(Adds no comment from companies involved)
By Guillermo Parra-Bernal and Tatiana Bautzer
SAO PAULO, Dec 8 (Reuters) - Brazilian engineering conglomerate Camargo Correa SA is in talks to sell a minority stake in Loma Negra Cia Industrial SA, Argentina’s No. 1 cement producer, a person familiar with the matter said on Thursday.
Camargo Correa is in negotiations with a number of unspecified potential bidders, most of which are investment firms with holdings in industrial companies whose focus is not solely on cement, according to the person, who requested anonymity since the talks are private,
Camargo Correa disposed of electricity and consumer goods assets earlier this year. Its cement interests are all managed by a São Paulo-based investment holding firm known as InterCement.
For at least two years, the billionaire family that controls Camargo Correa has discussed selling part of InterCement or partially disposing of assets such as Loma Negra, the person said.
Local financial blog Brazil Journal reported on Thursday that the Loma Negra deal would involve the sale of a 40-percent stake. InterCement declined to comment, while Camargo Correa did not have an immediate comment.
Camargo Correa has been recovering rapidly from the adverse effects of a corruption probe at state firms that were key clients of the conglomerate’s engineering unit. At the same time, Argentina has been slowly luring more investment as President Mauricio Macri tries to implement more business-friendly policies.
Camargo Correa raised about $2.5 billion from the sales of fashion brand Alpargatas SA in December and a controlling stake in power holding company CPFL Energia SA in June.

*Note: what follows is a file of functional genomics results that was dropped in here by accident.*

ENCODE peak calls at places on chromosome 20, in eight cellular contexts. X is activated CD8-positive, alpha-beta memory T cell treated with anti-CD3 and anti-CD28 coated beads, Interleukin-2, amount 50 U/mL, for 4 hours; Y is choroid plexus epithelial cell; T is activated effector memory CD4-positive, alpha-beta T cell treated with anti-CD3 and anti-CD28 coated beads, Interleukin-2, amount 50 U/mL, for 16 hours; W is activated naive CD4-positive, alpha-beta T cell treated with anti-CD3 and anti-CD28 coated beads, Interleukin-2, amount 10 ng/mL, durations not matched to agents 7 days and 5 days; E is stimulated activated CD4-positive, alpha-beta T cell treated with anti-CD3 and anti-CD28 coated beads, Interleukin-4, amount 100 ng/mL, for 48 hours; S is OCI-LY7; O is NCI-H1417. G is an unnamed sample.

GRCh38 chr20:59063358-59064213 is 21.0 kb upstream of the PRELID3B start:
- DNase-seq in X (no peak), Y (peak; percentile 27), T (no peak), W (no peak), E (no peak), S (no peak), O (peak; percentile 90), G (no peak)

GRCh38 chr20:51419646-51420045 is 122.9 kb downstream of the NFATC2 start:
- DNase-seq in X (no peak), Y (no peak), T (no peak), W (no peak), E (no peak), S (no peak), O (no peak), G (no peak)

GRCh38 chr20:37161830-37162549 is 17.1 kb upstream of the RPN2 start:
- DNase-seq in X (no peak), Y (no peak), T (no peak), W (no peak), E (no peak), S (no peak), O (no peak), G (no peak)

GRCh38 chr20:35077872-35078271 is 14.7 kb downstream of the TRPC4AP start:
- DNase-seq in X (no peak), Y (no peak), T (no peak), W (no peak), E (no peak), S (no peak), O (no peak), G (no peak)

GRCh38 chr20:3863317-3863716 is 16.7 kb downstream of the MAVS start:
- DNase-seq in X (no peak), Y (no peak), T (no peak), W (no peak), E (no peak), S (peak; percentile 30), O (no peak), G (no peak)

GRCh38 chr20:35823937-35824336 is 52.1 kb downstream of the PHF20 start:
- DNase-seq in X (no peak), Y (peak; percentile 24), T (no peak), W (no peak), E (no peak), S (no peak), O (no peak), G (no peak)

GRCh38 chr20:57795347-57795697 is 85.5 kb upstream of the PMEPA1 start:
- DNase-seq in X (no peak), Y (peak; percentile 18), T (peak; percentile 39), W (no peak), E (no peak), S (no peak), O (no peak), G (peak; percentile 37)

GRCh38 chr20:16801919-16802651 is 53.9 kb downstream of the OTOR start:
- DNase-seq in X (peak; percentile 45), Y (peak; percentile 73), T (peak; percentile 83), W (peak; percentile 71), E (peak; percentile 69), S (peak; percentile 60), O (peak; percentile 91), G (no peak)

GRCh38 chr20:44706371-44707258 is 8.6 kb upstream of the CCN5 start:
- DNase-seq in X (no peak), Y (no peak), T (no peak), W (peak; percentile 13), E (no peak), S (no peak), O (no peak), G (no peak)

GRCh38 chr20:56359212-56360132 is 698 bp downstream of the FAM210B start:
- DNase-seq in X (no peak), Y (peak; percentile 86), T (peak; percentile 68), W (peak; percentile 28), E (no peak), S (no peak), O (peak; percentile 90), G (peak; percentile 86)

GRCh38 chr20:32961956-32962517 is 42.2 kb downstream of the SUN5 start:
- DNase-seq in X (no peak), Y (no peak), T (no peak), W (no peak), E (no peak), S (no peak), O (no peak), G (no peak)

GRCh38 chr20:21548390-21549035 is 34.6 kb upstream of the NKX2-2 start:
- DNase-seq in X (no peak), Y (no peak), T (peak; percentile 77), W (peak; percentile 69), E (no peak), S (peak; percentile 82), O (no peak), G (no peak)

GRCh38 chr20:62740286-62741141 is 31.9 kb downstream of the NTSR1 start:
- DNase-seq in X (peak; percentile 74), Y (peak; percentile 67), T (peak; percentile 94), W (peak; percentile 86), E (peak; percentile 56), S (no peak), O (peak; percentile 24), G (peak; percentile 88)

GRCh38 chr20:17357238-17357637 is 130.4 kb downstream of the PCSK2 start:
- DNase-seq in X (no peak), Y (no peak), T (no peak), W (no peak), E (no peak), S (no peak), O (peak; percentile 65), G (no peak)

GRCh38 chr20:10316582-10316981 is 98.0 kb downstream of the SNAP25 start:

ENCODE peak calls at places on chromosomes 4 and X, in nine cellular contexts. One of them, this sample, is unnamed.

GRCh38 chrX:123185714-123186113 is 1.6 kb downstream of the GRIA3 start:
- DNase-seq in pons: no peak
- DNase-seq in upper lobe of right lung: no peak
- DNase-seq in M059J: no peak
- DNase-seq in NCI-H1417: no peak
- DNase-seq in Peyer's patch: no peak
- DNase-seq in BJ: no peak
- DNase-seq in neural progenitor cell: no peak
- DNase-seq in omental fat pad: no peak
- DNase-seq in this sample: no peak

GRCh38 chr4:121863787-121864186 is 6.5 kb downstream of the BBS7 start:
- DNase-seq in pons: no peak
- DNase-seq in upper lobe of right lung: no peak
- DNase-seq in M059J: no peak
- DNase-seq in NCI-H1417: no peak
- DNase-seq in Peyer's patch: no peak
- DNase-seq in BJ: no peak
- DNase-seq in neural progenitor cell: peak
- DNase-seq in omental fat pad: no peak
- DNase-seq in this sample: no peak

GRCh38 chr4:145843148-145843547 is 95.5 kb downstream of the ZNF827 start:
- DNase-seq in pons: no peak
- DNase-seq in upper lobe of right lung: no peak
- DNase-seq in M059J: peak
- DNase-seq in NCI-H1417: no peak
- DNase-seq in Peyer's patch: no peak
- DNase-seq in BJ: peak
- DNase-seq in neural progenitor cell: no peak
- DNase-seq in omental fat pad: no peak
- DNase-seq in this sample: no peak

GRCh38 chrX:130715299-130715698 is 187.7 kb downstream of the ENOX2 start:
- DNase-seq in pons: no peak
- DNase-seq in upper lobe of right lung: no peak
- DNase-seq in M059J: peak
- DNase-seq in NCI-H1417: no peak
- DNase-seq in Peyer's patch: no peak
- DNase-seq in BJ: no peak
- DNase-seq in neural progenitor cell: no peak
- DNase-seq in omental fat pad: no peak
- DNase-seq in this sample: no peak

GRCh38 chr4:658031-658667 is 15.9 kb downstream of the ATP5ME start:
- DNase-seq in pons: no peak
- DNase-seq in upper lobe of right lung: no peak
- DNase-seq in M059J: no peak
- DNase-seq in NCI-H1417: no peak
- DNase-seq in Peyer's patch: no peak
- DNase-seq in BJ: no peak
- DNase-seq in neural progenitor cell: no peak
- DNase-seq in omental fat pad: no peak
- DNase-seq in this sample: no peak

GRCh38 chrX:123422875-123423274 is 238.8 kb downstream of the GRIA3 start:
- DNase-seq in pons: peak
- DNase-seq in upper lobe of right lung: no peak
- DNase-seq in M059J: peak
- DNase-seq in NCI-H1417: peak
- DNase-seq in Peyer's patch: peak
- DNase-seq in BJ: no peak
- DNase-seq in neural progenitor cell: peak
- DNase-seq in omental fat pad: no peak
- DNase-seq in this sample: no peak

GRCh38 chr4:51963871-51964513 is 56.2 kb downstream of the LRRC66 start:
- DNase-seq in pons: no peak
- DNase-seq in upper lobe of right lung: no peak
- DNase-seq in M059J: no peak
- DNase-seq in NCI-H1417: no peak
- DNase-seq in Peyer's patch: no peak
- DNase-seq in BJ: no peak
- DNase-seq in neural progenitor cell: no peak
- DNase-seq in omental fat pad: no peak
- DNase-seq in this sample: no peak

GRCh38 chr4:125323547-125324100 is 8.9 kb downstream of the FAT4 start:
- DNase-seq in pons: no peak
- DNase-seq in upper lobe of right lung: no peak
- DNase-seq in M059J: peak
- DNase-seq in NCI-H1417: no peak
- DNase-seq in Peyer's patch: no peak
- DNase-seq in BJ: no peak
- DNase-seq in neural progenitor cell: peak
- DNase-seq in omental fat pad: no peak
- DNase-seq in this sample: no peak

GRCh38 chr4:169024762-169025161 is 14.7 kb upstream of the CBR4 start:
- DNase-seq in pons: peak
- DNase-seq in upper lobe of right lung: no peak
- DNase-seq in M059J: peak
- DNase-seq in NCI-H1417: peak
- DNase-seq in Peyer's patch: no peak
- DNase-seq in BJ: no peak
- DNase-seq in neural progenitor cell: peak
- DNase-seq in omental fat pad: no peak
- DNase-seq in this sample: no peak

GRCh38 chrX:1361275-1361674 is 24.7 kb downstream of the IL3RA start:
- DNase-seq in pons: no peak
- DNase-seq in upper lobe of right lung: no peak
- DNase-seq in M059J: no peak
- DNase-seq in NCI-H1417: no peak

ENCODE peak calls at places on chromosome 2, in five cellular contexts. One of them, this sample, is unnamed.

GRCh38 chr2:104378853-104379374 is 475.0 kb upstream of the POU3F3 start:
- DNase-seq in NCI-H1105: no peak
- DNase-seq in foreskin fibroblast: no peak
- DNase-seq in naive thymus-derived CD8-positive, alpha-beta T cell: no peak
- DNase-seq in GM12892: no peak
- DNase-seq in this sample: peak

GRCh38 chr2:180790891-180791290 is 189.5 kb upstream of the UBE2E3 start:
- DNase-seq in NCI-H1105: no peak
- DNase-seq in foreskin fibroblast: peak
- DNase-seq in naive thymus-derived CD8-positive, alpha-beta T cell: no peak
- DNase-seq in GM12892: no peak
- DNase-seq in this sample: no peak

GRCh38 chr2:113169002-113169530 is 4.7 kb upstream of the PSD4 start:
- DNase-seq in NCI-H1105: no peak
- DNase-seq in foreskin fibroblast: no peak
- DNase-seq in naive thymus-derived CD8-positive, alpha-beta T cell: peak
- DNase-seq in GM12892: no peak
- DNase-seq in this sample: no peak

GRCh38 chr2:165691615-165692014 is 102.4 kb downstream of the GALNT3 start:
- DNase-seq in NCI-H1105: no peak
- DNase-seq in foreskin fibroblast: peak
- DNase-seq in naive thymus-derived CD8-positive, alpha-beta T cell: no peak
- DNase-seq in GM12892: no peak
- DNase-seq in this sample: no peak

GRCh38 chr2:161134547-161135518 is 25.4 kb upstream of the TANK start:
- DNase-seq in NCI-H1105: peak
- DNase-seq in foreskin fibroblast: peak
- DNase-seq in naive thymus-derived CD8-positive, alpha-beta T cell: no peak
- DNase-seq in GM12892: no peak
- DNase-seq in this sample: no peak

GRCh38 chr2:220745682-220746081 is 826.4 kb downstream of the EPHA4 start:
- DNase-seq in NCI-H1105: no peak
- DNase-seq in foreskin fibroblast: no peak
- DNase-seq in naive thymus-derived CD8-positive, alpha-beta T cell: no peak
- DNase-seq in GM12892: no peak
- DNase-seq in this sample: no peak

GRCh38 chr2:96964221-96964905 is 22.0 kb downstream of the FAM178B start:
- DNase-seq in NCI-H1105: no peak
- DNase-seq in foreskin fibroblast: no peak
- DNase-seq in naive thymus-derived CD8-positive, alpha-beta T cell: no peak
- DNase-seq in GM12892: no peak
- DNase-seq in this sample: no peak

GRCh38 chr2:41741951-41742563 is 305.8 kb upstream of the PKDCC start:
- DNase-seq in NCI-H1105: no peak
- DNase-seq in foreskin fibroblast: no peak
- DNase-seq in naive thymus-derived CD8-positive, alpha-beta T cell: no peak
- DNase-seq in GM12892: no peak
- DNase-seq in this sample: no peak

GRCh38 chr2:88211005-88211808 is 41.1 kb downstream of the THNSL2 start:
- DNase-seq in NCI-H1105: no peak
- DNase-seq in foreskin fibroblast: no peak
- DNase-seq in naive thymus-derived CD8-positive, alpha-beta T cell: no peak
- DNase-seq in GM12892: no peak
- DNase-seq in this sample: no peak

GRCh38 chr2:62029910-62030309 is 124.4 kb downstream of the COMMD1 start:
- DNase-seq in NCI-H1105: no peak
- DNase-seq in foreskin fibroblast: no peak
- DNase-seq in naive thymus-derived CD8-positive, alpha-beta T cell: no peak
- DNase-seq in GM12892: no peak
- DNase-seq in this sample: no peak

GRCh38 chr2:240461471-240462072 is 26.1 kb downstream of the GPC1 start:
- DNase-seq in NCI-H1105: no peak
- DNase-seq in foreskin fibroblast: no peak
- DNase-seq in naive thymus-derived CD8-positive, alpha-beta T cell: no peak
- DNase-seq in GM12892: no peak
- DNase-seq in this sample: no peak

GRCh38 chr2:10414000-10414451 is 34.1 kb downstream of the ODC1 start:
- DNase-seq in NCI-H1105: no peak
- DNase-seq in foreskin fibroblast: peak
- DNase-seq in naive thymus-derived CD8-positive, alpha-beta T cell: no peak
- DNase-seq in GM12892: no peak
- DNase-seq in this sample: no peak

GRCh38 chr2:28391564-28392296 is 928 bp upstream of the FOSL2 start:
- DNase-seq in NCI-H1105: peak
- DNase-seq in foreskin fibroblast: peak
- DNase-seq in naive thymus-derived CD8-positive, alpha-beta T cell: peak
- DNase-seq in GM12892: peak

The grandchildren of founder Sebastião Camargo occupy most of the conglomerate’s board seats and are working to transform Camargo Correa into an investment holding company.
InterCement, Brazil’s No. 2 cement maker, is a leading producer of the construction material in Portugal, Mozambique and Cabo Verde.
Camargo Correa purchased Loma Negra in 2005 for $1 billion, the first of a series of acquisitions to strengthen the foothold of InterCement in emerging markets. Loma Negra was founded in 1926 by Argentine businessman Alfredo Fortabat.
Two people familiar with Camargo Correa’s strategy told Reuters in August that the conglomerate tried to sell a minority stake in InterCement a couple of years ago and even considered a listing of the company outside Brasil.
However, the process failed because interested parties - either for an acquisition or an offering - were unwilling to meet the group’s valuation.
Camargo Correa has since hired the investment-banking units of Itaú Unibanco Holding SA, Banco Bradesco SA and Citigroup Inc as financial advisers to the sale plan, the two people said.
Reporting by Guillermo Parra-Bernal and Tatiana Bautzer; Editing by Daniel Flynn and Tom Brown